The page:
Some very inopportune dog owner heartbreak
Devastated, crushed, completely demoralized; pick an adjective to describe pure melancholy and it probably fits the bill.
"He'll be laid up six weeks," the veterinarian said, "minimum."
By my rudimentary math calculations, that's more than a month. Forty-two days of watching, waiting, and praying there are no more surprises; no more setbacks.
All the hopes and dreams of a fast-approaching hunting season, obliterated into fragments of thought like a well hit clay pigeon.
So much for dove hunting Sept. 1, and forget about North Dakota's resident waterfowl opener at the end of the month. The most I could hope for was getting him on some birds by mid-October, if that, and cramming as much hunting in as possible until we hang up the scattergun sometime in December.
Hunting aside, my wife, Erin, and I were in the midst of an emotional rollercoaster with no end in sight. Would Remy be alright? Before the vet's prognosis, we had no idea what was wrong with our dog. Was it a virus or an infection? Was he just being stubborn and not eating? Or was it something more serious; something we hadn't considered?
The latter wound up being spot-on, but we wouldn't discover that until other avenues were exhausted, and our fingernails were gnawed down to stubs.
To say the past week was stressful may be as much an understatement as characterizing North Dakota's winters as, "a bit nippy."
And all because of a gosh-darn sock.
What goes down - ought to stay down
It was 5 a.m. on Saturday morning when Remy began howling to beat the band. Normally he is fairly quiet at night, however Remy hadn't created this much racket since we brought him home as a pup more than a year ago.
With sleep still fresh in my eyes, I somehow maneuvered my waking limbs out of bed, and stumbled to our 15-month-old German wirehaired pointer's kennel in the living room. As soon as the spring-loaded latches were depressed, he bolted to the door leading outside.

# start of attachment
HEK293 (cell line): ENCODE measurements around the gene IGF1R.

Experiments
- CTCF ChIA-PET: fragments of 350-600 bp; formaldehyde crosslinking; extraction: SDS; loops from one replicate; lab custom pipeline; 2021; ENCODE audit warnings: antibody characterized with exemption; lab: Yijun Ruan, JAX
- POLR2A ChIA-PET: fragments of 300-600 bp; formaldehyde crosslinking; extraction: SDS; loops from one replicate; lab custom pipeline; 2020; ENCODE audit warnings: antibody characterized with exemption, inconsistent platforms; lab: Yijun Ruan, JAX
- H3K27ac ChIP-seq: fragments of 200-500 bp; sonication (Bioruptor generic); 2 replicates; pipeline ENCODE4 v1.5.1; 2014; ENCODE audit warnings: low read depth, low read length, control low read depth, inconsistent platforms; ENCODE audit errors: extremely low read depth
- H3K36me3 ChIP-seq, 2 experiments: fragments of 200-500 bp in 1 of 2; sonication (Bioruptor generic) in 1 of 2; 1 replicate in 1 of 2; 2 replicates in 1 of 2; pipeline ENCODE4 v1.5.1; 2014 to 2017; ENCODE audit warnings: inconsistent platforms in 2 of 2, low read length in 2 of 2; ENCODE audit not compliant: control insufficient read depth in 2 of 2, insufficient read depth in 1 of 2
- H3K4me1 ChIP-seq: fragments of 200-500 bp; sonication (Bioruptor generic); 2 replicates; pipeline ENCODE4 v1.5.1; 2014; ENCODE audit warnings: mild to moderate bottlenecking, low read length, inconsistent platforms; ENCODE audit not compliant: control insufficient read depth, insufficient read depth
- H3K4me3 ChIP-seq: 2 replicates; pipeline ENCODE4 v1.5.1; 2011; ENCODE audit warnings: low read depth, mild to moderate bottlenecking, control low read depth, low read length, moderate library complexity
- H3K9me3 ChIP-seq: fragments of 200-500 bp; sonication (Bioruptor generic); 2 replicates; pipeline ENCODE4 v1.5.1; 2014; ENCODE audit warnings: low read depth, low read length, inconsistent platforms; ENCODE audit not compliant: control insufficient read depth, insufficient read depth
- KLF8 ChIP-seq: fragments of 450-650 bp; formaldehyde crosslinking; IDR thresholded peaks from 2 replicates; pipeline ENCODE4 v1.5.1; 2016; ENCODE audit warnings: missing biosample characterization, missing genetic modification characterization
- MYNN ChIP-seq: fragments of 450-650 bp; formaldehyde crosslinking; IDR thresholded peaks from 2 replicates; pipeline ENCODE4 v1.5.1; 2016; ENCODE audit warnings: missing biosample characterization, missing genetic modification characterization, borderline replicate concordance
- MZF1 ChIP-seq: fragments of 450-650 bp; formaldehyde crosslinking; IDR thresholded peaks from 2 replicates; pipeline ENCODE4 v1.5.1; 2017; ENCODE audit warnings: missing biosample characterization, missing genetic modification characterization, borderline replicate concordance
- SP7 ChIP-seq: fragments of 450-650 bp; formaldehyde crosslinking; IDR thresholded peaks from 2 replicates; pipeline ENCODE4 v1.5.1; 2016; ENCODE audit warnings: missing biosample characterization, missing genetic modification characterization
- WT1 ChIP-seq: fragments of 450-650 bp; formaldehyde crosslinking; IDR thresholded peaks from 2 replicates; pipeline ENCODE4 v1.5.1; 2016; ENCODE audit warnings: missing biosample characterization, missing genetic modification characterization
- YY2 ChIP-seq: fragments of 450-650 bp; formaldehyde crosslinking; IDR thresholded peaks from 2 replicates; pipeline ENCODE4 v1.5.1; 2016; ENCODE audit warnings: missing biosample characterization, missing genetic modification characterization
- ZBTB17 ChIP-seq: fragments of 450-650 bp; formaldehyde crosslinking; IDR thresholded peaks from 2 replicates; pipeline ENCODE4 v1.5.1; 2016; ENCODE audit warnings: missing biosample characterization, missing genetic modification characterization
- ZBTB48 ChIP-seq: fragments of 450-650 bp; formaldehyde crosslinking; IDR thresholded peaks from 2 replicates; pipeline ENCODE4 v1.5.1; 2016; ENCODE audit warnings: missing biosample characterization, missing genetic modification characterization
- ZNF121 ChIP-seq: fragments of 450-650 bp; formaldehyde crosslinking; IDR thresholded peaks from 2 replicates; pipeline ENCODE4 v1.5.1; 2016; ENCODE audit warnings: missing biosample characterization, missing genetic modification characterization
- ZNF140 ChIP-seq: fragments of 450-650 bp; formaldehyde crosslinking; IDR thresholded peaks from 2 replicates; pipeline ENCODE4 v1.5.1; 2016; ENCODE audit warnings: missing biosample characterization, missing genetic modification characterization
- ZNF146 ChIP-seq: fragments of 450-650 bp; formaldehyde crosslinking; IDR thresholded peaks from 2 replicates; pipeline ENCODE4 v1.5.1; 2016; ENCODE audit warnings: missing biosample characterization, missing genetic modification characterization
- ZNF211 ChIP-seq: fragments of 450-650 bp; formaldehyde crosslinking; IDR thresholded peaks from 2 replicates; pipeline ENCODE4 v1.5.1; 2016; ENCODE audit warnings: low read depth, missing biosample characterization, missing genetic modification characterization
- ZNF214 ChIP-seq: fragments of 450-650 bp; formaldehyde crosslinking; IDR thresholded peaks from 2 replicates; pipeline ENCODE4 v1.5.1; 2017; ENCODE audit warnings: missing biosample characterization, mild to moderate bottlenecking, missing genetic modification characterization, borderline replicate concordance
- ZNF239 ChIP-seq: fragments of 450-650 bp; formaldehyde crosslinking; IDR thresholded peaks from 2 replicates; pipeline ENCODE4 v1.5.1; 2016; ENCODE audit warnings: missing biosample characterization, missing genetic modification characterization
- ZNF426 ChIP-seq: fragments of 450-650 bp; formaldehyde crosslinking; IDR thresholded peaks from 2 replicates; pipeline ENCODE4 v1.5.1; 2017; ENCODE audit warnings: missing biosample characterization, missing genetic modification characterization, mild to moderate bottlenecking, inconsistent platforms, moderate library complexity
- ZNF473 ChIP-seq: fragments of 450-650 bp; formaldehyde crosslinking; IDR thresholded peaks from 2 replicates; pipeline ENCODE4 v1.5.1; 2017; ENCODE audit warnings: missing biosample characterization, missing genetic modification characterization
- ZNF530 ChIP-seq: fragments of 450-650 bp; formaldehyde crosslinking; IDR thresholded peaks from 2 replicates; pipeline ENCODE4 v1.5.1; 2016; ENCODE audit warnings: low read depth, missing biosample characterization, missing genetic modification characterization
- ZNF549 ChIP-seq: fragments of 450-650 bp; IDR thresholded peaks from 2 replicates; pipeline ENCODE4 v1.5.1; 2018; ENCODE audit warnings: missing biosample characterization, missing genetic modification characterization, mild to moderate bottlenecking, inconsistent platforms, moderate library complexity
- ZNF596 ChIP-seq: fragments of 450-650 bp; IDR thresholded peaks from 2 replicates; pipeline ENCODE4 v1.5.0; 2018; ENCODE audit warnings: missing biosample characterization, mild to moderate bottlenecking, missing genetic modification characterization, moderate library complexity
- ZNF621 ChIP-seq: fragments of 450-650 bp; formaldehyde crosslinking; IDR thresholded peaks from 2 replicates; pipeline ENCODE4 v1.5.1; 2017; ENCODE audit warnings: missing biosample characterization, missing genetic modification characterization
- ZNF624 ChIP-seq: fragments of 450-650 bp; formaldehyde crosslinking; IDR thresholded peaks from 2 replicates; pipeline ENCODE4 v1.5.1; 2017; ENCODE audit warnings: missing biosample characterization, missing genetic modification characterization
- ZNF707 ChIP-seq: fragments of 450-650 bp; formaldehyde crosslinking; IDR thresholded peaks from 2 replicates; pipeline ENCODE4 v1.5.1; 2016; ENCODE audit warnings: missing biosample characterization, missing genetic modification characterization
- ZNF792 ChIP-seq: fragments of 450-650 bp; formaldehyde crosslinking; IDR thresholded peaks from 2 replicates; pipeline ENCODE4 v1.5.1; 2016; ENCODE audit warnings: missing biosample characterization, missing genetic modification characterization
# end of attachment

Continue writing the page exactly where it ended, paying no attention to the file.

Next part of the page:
Like a well-trained owner, I complied, and Remy turned into a gray-and-brown streak as he raced out into the yard.
My attention waned as he did his business, but by all accounts he seemed normal. Nothing out of the ordinary, at least based on what I could see in the barely-there predawn light.
"Must have drank too much water before bed," I thought.
"Come," I commanded, which he did, and back in the kennel he went. I was tired, after all, and still wanted a couple hours of shuteye before the big day ahead.
Had I been a bit more attentive, or listened more to that parental instinct inside my gut, I might have noticed the large wet spot on his stuffed kennel pad.
That would come later, after Remy threw up on the kitchen floor; twice. After we'd driven more than 100 miles - half way to Hibbing, Minn., for my grandparent's 60th wedding anniversary - and he threw up breakfast in his kennel, and then proceeded to empty his stomach four more times on whoever's driveway it was we stopped at.
After we turned around and drove all the way back to Fargo. After he puked a dozen more times in the yard. After we finally decided to call Casselton Veterinary Office to make an emergency appointment.